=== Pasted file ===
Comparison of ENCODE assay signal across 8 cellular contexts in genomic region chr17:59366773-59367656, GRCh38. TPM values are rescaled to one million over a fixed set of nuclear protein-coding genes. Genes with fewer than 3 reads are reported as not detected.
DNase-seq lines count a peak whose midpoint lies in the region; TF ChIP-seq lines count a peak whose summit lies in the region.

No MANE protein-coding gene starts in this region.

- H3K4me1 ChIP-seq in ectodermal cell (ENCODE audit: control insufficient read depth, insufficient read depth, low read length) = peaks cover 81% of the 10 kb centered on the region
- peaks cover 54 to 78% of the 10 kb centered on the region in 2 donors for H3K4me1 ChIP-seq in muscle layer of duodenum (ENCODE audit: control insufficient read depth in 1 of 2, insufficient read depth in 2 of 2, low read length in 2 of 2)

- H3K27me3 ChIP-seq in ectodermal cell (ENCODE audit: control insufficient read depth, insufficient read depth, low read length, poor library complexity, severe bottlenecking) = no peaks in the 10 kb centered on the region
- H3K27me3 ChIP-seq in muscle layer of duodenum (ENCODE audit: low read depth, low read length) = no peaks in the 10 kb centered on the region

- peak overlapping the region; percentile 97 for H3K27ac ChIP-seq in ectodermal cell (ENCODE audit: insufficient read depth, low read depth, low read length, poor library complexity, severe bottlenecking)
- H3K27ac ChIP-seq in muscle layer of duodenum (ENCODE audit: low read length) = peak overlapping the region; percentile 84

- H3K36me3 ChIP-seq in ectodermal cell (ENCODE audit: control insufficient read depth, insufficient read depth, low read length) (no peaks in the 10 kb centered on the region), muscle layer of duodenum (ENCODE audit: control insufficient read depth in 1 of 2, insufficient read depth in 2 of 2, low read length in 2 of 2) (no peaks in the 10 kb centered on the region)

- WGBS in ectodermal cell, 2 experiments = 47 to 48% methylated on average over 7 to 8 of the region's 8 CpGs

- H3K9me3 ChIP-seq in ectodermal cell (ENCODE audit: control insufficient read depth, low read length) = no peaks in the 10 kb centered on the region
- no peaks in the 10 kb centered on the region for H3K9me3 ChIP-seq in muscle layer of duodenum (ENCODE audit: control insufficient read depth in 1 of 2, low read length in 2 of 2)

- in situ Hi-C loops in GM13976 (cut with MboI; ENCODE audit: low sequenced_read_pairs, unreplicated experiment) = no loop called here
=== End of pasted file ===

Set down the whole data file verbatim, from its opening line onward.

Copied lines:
Comparison of ENCODE assay signal across 8 cellular contexts in genomic region chr17:59366773-59367656, GRCh38. TPM values are rescaled to one million over a fixed set of nuclear protein-coding genes. Genes with fewer than 3 reads are reported as not detected.
DNase-seq lines count a peak whose midpoint lies in the region; TF ChIP-seq lines count a peak whose summit lies in the region.

No MANE protein-coding gene starts in this region.

- H3K4me1 ChIP-seq in ectodermal cell (ENCODE audit: control insufficient read depth, insufficient read depth, low read length) = peaks cover 81% of the 10 kb centered on the region
- peaks cover 54 to 78% of the 10 kb centered on the region in 2 donors for H3K4me1 ChIP-seq in muscle layer of duodenum (ENCODE audit: control insufficient read depth in 1 of 2, insufficient read depth in 2 of 2, low read length in 2 of 2)

- H3K27me3 ChIP-seq in ectodermal cell (ENCODE audit: control insufficient read depth, insufficient read depth, low read length, poor library complexity, severe bottlenecking) = no peaks in the 10 kb centered on the region
- H3K27me3 ChIP-seq in muscle layer of duodenum (ENCODE audit: low read depth, low read length) = no peaks in the 10 kb centered on the region

- peak overlapping the region; percentile 97 for H3K27ac ChIP-seq in ectodermal cell (ENCODE audit: insufficient read depth, low read depth, low read length, poor library complexity, severe bottlenecking)
- H3K27ac ChIP-seq in muscle layer of duodenum (ENCODE audit: low read length) = peak overlapping the region; percentile 84

- H3K36me3 ChIP-seq in ectodermal cell (ENCODE audit: control insufficient read depth, insufficient read depth, low read length) (no peaks in the 10 kb centered on the region), muscle layer of duodenum (ENCODE audit: control insufficient read depth in 1 of 2, insufficient read depth in 2 of 2, low read length in 2 of 2) (no peaks in the 10 kb centered on the region)

- WGBS in ectodermal cell, 2 experiments = 47 to 48% methylated on average over 7 to 8 of the region's 8 CpGs

- H3K9me3 ChIP-seq in ectodermal cell (ENCODE audit: control insufficient read depth, low read length) = no peaks in the 10 kb centered on the region
- no peaks in the 10 kb centered on the region for H3K9me3 ChIP-seq in muscle layer of duodenum (ENCODE audit: control insufficient read depth in 1 of 2, low read length in 2 of 2)

- in situ Hi-C loops in GM13976 (cut with MboI; ENCODE audit: low sequenced_read_pairs, unreplicated experiment) = no loop called here